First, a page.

Learning to speak yarn

We’ve all done it, walked into an LYS or stumbled across a yarnie website and immediately been drawn to the color (or colors) of certain yarn. From that moment we know we have to have something made out of that yarn, but when you take it home and knit, sometimes the yarn just doesn’t seem right.

There are sock yarns, sweater yarns, shawl yarns on that wall, but all I can think about right now is that I need ALL THE COLOURS.

There are sock yarns, sweater yarns, shawl yarns on that wall, but all I can think about right now is that I need ALL THE COLOURS.

The sweater that sacks out, or the shawl that just won’t block.  The yarn seemed so perfect in the store, and now it’s just so blah in the finished object.

The best way to avoid this sort of mess it to learn about what’s behind the color, and learn how to speak yarn.  By speaking yarn, I mean to know by looking at the fiber content, the spin, the ply and the finishing, what kind of project will work best for that yarn.

Over the next couple of months, we will be taking you through some of the key characteristics of major fibers and yarns, as well as discussing Georgian Bay Fibre Co. yarns directly to figure out what each yarn is best suited to, and what you may want to consider before you buy that sweater quantity or single skein of something new.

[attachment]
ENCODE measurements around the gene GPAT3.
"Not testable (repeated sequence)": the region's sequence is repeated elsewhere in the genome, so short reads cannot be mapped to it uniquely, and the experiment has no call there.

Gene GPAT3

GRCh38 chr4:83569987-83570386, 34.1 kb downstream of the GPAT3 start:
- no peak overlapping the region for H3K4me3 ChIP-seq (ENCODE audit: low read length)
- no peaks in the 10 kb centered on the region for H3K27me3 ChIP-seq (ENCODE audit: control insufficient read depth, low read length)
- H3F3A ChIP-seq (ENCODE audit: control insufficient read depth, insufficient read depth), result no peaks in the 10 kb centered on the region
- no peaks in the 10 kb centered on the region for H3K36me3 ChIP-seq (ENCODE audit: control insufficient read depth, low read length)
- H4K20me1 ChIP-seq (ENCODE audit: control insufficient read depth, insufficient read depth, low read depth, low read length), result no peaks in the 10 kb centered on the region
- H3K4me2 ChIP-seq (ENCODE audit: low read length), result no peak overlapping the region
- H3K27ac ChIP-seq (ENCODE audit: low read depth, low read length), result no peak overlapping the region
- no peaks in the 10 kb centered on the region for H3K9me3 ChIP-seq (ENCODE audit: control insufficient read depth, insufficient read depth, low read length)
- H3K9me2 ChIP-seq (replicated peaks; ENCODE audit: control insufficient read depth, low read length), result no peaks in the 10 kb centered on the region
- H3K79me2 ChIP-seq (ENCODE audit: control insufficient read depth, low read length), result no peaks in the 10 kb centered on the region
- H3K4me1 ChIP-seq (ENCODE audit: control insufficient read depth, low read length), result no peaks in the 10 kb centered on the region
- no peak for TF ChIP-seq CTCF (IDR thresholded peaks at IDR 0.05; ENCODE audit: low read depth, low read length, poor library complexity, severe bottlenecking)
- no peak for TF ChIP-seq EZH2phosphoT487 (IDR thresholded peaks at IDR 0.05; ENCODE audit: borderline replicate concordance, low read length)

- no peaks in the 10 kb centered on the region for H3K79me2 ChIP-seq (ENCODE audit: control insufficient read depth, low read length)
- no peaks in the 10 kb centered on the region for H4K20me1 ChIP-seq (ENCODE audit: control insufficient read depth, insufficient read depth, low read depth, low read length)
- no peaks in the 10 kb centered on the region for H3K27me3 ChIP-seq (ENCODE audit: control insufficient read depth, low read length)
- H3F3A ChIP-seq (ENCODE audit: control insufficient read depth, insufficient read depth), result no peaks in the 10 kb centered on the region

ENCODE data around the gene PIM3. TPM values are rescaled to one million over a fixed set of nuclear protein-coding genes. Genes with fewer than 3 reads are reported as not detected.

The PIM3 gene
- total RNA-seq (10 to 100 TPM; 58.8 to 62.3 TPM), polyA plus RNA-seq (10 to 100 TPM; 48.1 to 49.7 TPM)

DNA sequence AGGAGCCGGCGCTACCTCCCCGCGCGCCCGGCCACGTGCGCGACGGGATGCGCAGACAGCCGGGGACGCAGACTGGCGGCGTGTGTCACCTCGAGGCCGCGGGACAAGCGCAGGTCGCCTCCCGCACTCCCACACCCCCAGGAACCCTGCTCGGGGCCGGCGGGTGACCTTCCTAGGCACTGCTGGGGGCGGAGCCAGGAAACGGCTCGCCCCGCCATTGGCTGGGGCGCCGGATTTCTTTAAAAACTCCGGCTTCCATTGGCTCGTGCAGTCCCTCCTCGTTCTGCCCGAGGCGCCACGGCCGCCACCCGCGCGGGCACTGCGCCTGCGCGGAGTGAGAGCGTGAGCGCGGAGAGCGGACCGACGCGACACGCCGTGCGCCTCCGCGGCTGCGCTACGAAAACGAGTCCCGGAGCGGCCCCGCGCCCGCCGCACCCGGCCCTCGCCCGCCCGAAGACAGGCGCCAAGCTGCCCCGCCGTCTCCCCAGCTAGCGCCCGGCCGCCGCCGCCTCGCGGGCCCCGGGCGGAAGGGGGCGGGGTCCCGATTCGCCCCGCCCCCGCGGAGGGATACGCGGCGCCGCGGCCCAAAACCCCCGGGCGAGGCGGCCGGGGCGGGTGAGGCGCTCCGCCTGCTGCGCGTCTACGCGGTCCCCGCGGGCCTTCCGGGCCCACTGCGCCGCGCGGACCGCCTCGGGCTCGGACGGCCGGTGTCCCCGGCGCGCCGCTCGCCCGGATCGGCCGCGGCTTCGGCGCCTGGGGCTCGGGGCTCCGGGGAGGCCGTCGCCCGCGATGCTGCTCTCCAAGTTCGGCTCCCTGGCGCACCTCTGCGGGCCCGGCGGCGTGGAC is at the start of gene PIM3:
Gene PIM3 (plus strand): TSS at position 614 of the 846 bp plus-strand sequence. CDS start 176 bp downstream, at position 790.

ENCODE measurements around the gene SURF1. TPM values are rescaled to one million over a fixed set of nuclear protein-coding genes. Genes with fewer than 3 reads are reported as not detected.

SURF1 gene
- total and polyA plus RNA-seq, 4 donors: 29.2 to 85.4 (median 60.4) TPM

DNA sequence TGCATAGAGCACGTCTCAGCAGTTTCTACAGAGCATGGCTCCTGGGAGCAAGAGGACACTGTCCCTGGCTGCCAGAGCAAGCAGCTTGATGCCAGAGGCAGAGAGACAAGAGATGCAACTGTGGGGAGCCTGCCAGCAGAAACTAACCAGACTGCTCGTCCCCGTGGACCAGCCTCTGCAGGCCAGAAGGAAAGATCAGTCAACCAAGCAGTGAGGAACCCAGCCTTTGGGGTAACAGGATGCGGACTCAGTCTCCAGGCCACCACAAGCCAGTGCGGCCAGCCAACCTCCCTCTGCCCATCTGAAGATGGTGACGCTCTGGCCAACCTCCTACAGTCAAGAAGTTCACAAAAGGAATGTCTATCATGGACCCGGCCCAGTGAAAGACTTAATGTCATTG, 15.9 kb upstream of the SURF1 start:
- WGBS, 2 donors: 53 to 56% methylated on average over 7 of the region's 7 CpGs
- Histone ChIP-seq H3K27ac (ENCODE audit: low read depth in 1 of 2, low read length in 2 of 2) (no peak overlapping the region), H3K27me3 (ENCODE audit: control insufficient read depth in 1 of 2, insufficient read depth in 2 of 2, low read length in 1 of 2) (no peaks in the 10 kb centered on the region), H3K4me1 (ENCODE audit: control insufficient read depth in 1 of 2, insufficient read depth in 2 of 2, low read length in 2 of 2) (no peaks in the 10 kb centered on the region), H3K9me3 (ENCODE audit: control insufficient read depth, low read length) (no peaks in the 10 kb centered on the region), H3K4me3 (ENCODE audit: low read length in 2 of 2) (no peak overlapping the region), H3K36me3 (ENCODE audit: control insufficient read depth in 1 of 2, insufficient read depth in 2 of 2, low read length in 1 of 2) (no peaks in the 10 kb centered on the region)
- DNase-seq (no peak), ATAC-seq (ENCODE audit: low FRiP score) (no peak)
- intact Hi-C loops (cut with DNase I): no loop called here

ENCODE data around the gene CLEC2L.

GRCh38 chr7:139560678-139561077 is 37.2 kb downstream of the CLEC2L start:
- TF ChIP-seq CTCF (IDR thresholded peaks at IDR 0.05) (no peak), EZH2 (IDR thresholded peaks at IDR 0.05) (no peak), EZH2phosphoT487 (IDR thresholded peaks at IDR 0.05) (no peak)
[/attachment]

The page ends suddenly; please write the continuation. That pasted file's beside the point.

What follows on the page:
This series has been inspired by a number of things, including a discussion of the BFL prickle on the Ravelry boards and yesterday’s announcement about the decision to discontinue Kilcoursie DK, Aran and Pengallie Fingering.  By the time the new superwash base is announced in mid-May you will know exactly why it was chosen and how it fits into the Georgian Bay Fibre Co. yarn family.

First up will be a post about sheep, because if you learn about the type of sheep that your yarn is coming from, you will begin to see how different breeds bring very different qualities to their yarns.

I hope you are excited about this series, and if you have any particular questions you want to make sure we answer, please leave a note in the comments section and we will do our best to work it into the series.


To start us off, I'm going to give a little example of when choosing a yarn for color, instead of its qualities, didn't work out well for me.

If you are viewing this on a blog reader, go over to the original post to scroll through the gallery.

For the full story about those crazy mittens, you can read the post about these yarns at  Lone/Maple Studio.